Journals of Lewis and Clark: Reptiles

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The Journals of Lewis and Clark: The Reptiles
The following excerpts are taken from entries of the Journals of Lewis and Clark - Reptiles. A general description of the beasts, Animals and Reptiles, &c. found by the party in this expedition.

The reptiles of this country are the rattlesnake, the gartersnake, lizard, and snail.

The Gartersnake
The gartersnake appears to belong to the same family with the common gartersnakes of the Atlantic coast, and like that snake they inherit no poisonous qualities: they have one hundred and sixty scuta on the abdomen, and seventy on the tail: those on the abdomen near the head and jaws as high as the eye, are of a bluish white, which, as it recedes from the head, becomes of a dark brown: the field of the back and sides black: a narrow stripe of a light yellow runs along the centre of the back; on each side of this stripe there is a range of small transverse, oblong spots, of a pale brick red, diminishing as they recede from the head, and disappear at the commencement of the tail: the pupil of the eye is black, with a narrow ring of white bordering on its edge; the remainder of the iris is of a dark yellowish brown.

The Horned Lizzard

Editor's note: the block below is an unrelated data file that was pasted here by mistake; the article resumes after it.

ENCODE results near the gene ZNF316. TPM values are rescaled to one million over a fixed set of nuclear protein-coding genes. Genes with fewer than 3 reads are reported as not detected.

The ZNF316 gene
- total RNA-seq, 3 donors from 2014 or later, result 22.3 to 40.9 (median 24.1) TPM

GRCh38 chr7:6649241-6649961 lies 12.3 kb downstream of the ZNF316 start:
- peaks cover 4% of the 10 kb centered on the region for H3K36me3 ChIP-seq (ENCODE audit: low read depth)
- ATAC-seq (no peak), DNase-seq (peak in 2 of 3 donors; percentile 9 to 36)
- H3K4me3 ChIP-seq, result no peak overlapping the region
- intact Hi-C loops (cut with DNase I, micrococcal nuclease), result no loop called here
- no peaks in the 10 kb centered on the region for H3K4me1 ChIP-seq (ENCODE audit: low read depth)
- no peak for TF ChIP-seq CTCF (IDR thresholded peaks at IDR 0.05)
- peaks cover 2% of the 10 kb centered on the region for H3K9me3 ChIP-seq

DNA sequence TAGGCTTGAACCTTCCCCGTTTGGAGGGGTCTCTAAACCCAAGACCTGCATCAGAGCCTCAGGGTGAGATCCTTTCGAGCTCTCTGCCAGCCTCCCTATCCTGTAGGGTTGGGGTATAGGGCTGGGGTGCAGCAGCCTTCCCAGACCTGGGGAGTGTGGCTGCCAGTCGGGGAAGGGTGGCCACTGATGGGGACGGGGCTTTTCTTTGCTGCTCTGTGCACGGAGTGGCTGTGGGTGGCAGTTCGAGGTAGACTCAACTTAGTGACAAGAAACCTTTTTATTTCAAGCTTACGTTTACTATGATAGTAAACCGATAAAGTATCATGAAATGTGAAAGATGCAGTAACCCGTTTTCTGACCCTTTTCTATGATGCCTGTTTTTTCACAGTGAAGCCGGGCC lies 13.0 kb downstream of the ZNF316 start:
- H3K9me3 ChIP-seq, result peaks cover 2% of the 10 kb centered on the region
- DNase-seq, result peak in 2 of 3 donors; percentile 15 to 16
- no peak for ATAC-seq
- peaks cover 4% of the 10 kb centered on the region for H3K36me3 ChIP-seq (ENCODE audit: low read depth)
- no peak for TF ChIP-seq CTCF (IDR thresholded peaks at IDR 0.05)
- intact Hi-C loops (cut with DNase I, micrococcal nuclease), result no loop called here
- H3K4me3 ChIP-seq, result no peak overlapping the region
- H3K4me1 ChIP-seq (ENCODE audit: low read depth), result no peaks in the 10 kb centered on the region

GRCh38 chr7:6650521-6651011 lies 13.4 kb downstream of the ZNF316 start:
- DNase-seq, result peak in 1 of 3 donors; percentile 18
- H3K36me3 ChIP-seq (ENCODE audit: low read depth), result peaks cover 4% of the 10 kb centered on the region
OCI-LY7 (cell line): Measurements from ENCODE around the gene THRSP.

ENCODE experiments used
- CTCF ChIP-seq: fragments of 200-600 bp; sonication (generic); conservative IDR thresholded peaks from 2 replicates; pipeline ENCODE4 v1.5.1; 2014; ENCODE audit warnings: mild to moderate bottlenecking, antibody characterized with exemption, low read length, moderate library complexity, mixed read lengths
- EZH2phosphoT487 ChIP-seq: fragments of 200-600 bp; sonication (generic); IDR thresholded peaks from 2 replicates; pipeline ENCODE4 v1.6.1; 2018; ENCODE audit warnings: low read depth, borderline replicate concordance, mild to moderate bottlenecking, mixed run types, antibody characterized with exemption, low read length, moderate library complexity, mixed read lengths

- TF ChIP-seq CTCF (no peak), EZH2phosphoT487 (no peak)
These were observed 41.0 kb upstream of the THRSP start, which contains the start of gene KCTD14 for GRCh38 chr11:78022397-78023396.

The horned lizard, called, and for what reason we never could learn, the prairie buffalo, is a native of these plains, as well as those on the Missouri: they are of the same size, and much the same in appearance as the black lizard: the belly is however broader, the tail shorter, and the action much slower: the color is generally brown intermixed with yellowish brown spots: the animal is covered with minute scales, interspersed with small horny points, like blunt prickes on the upper surface of the body: the belly and throat resemble those of the frog, and are of a light yellowish brown: the edge of the belly is likewise beset with small horny projections, imparting to those edges a serrate appearance: the eye is small and dark: above and behind the eyes there are several projections of that bone, and their extremities also being armed with a firm black substance, resemble the appearance of horns sprouting from the head: these animals are found in greatest numbers in the sandy open plains, and appear in the greatest abundance after a shower of rain: they are sometimes found basking in the sunshine, but conceal themselves in little holes of the earth in much the greatest proportion of the time: this may account for their appearance in such numbers after the rain, as their holes may thus be rendered untenantable.

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